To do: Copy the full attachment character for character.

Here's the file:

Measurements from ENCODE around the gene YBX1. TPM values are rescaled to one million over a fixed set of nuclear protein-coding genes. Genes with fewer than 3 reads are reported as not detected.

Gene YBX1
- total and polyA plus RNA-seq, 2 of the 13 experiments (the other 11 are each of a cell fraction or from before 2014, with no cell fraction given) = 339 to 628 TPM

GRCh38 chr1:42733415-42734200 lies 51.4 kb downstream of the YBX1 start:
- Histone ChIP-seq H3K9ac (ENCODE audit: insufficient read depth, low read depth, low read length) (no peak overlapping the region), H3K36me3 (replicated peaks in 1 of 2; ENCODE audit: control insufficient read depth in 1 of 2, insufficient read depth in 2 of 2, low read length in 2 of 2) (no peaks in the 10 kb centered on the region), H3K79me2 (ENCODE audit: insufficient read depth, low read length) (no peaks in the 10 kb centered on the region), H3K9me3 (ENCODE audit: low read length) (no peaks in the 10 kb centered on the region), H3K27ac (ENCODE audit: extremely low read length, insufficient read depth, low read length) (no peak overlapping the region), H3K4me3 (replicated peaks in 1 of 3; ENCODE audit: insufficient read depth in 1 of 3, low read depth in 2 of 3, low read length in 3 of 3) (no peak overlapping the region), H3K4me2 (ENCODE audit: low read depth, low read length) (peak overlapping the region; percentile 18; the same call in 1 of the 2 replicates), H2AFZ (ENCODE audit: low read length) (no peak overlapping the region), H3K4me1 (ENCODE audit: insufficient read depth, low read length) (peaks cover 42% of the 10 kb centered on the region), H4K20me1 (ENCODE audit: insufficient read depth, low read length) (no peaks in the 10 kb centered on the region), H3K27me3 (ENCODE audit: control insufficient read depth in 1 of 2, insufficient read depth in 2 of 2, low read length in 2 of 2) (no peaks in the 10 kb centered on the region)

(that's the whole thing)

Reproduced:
Measurements from ENCODE around the gene YBX1. TPM values are rescaled to one million over a fixed set of nuclear protein-coding genes. Genes with fewer than 3 reads are reported as not detected.

Gene YBX1
- total and polyA plus RNA-seq, 2 of the 13 experiments (the other 11 are each of a cell fraction or from before 2014, with no cell fraction given) = 339 to 628 TPM

GRCh38 chr1:42733415-42734200 lies 51.4 kb downstream of the YBX1 start:
- Histone ChIP-seq H3K9ac (ENCODE audit: insufficient read depth, low read depth, low read length) (no peak overlapping the region), H3K36me3 (replicated peaks in 1 of 2; ENCODE audit: control insufficient read depth in 1 of 2, insufficient read depth in 2 of 2, low read length in 2 of 2) (no peaks in the 10 kb centered on the region), H3K79me2 (ENCODE audit: insufficient read depth, low read length) (no peaks in the 10 kb centered on the region), H3K9me3 (ENCODE audit: low read length) (no peaks in the 10 kb centered on the region), H3K27ac (ENCODE audit: extremely low read length, insufficient read depth, low read length) (no peak overlapping the region), H3K4me3 (replicated peaks in 1 of 3; ENCODE audit: insufficient read depth in 1 of 3, low read depth in 2 of 3, low read length in 3 of 3) (no peak overlapping the region), H3K4me2 (ENCODE audit: low read depth, low read length) (peak overlapping the region; percentile 18; the same call in 1 of the 2 replicates), H2AFZ (ENCODE audit: low read length) (no peak overlapping the region), H3K4me1 (ENCODE audit: insufficient read depth, low read length) (peaks cover 42% of the 10 kb centered on the region), H4K20me1 (ENCODE audit: insufficient read depth, low read length) (no peaks in the 10 kb centered on the region), H3K27me3 (ENCODE audit: control insufficient read depth in 1 of 2, insufficient read depth in 2 of 2, low read length in 2 of 2) (no peaks in the 10 kb centered on the region)